26 December 2014

Uncertainty in Future Regional Sea Level Rise Due to Internal Climate Variability

Summary

Sea level rise (SLR) is an inescapable consequence of increasing greenhouse gas concentrations, with potentially harmful effects on human populations in coastal and island regions. Observational evidence indicates that global sea level has risen in the 20th century, and climate models project an acceleration of this trend in the coming decades. Here we analyze rates of future SLR on regional scales in a 40-member ensemble of climate change projections with the Community Climate System Model Version 3. This unique ensemble allows us to assess uncertainty in the magnitude of 21st century SLR due to internal climate variability alone. We find that simulated regional SLR at mid-century can vary by a factor of two depending on location, with the North Atlantic and Pacific showing the greatest range. This uncertainty in regional SLR results primarily from internal variations in the wind-driven and buoyancy-driven ocean circulations.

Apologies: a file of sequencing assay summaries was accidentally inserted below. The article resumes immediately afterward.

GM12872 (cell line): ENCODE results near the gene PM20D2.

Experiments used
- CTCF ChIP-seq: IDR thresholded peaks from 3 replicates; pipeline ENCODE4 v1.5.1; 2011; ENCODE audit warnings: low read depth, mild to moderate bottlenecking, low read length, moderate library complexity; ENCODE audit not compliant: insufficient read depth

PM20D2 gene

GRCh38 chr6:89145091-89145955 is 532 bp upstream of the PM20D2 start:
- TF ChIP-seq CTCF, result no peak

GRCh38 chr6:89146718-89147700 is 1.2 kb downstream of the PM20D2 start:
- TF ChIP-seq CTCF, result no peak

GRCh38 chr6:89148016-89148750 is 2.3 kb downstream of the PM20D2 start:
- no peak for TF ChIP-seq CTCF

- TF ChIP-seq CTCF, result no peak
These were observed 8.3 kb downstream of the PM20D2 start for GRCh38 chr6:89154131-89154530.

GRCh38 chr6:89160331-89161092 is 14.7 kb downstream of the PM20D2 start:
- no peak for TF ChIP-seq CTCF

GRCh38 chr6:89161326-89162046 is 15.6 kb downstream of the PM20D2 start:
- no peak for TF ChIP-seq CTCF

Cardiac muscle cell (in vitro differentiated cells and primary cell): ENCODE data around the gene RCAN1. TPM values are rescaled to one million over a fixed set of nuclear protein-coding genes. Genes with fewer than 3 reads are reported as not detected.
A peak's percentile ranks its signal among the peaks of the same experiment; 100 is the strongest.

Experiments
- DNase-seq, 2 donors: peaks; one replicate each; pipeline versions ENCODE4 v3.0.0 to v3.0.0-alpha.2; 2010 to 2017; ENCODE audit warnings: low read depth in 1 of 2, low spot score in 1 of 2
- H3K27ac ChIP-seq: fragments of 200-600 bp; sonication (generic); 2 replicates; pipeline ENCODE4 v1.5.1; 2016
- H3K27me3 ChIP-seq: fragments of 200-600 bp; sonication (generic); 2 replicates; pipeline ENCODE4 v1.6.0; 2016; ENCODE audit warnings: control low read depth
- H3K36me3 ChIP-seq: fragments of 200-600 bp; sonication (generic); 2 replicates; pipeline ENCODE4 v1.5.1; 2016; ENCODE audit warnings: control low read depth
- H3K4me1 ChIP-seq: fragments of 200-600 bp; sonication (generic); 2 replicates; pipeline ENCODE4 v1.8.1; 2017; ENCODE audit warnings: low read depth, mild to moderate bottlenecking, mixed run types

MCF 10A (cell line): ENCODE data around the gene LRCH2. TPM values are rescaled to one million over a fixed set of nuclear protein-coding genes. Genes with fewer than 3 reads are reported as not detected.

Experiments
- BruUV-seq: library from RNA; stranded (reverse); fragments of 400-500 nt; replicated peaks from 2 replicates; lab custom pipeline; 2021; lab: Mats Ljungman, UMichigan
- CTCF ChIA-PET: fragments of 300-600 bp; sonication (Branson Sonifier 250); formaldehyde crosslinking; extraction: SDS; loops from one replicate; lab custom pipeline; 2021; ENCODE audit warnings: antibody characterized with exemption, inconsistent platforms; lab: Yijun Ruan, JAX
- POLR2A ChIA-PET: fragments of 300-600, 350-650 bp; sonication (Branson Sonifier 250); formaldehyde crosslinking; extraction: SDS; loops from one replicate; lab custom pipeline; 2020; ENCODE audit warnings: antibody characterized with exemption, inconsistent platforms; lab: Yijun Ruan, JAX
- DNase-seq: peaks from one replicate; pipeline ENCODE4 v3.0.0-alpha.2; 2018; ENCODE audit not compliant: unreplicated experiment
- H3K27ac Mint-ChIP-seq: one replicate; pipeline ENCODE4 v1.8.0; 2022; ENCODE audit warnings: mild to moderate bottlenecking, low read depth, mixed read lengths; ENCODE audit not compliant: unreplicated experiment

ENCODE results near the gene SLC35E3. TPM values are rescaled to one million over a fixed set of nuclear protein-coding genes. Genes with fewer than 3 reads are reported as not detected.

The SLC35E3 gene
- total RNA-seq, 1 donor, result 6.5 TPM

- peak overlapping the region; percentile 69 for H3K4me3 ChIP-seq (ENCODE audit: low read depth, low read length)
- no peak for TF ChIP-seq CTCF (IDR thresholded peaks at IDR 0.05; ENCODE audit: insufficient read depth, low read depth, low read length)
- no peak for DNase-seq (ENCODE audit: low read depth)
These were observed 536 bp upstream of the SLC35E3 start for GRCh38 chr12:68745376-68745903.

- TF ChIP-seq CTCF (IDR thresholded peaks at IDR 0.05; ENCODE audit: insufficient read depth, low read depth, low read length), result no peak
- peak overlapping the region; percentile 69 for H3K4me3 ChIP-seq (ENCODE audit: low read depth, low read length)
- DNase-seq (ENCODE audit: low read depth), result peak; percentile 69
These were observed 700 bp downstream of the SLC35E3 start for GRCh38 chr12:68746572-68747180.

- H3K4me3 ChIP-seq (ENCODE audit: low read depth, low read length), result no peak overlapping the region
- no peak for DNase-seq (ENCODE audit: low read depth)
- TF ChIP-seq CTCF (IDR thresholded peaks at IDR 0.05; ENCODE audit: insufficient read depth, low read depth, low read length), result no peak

Contact
A. Hu
Publications
Hu, A, and C Deser.  2013.  "Uncertainty in Future Regional Sea Level Rise Due to Internal Climate Variability."  Geophysical Research Letters 2768-2772, doi:10.1002/grl50531.